shall report the results of his examination in writing to the appropriate commissioner or sheriff, and if such report indicates that such person may be a sexually dangerous person, the appropriate commissioner or sheriff . . . may thereupon transmit the report to the clerk of the courts for the county wherein such prisoner was sentenced . . . together with a motion to commit such person to the center . . . for examination and diagnosis for a period not exceeding sixty days. . . . If the court grants the motion, it shall commit such person under the provisions of section four insofar as may be applicable. . . . If the report of the qualified examiners to the court as required under section five indicates that such prisoner is not a sexually dangerous person, the court shall order such prisoner to be reconveyed to the institution wherein he was serving his sentence, there to be held until the termination of his sentence or until otherwise discharged. If such report clearly indicates that such prisoner is a sexually dangerous person, the clerk shall thereupon notify the court and the district attorney, and the district attorney shall file a petition for commitment of the prisoner to the center . . . for treatment and rehabilitation . . . . [A] hearing shall be conducted in the manner described in section five. . . . If the court finds that the prisoner is not a sexually dangerous person, it shall order him to be reconveyed to the institution wherein he was serving his sentence, there to be held until the termination of his sentence or until otherwise discharged. If the court finds that such prisoner is a sexually dangerous person, it shall commit him to the center, or a branch thereof, for an indeterminate period of a minimum of one day and a maximum of such person's natural life, or it may commit such person to a mental institution or place him upon out-patient treatment, or make such other disposition upon the recommendation of the department of mental health consistent with the purpose of treatment and rehabilitation . . . ."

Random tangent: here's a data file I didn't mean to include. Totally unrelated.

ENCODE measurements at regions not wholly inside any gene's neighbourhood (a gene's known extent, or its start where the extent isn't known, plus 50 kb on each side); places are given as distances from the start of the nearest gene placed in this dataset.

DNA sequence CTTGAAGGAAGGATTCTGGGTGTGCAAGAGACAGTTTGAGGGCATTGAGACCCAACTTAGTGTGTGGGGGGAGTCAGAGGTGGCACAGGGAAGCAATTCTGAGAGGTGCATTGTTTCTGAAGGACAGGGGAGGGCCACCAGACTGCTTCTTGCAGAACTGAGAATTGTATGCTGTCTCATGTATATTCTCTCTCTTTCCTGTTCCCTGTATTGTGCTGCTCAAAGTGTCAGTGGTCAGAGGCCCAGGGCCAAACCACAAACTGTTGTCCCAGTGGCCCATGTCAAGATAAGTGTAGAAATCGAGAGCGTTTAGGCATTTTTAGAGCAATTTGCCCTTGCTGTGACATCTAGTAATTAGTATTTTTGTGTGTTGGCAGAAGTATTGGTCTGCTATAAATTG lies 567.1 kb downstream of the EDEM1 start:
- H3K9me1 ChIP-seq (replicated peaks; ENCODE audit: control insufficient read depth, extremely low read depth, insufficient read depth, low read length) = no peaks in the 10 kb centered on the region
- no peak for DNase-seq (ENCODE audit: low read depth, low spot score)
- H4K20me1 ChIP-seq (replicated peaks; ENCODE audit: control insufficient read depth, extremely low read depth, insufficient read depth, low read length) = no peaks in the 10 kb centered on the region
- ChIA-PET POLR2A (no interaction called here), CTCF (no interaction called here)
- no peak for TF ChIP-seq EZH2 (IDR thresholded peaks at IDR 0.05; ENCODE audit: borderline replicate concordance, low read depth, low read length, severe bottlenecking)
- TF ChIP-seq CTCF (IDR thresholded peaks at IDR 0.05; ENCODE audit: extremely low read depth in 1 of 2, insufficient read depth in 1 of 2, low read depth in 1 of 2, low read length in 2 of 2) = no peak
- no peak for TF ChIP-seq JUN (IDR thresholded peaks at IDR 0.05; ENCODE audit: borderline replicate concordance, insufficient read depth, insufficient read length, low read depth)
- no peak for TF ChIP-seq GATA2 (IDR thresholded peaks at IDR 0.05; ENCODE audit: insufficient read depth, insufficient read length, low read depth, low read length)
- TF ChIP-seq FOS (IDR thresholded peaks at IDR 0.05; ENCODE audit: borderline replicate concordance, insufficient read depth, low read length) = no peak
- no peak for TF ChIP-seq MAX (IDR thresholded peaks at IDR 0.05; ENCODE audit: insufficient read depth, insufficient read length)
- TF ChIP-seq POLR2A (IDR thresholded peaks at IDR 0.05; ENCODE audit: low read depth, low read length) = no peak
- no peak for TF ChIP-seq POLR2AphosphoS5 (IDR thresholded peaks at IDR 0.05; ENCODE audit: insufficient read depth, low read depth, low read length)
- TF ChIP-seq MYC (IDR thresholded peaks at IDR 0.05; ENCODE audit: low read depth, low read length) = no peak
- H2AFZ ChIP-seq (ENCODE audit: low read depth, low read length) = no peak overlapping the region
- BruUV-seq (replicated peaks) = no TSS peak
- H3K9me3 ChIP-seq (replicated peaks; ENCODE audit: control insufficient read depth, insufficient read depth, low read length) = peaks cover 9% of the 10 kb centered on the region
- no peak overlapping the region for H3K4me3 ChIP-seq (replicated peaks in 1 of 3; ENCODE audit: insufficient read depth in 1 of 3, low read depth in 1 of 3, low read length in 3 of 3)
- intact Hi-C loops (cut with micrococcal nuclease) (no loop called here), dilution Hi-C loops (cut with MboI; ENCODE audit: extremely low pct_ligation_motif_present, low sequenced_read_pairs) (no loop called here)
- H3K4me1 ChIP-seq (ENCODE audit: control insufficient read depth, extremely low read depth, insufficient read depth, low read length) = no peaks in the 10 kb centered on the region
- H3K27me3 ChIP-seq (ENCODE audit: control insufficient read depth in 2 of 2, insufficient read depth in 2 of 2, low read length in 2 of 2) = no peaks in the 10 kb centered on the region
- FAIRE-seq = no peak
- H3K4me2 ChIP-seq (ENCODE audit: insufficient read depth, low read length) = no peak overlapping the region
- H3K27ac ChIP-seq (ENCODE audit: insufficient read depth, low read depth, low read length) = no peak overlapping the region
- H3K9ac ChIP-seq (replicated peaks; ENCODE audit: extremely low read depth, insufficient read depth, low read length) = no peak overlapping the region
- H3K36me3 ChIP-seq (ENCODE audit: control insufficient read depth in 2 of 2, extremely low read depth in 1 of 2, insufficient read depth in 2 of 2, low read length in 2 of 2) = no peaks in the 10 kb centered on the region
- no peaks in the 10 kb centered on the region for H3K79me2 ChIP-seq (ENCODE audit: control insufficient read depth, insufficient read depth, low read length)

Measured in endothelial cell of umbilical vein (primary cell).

Statute 1985, c. 752, the legislation that amended G. L. c. 123A, provided in Section 4 in relevant part as follows: "[The] provisions of section six of chapter one hundred and twenty-three A of the General Laws shall apply only to persons sentenced
for offenses committed on or after the effective date of this act. Said provisions as they appeared prior to the effective date of this act shall apply to persons sentenced for offenses committed prior to said effective date." Statute 1985, c. 752, was approved January 6, 1986, and, therefore, April 6, 1986, was the effective date of the act.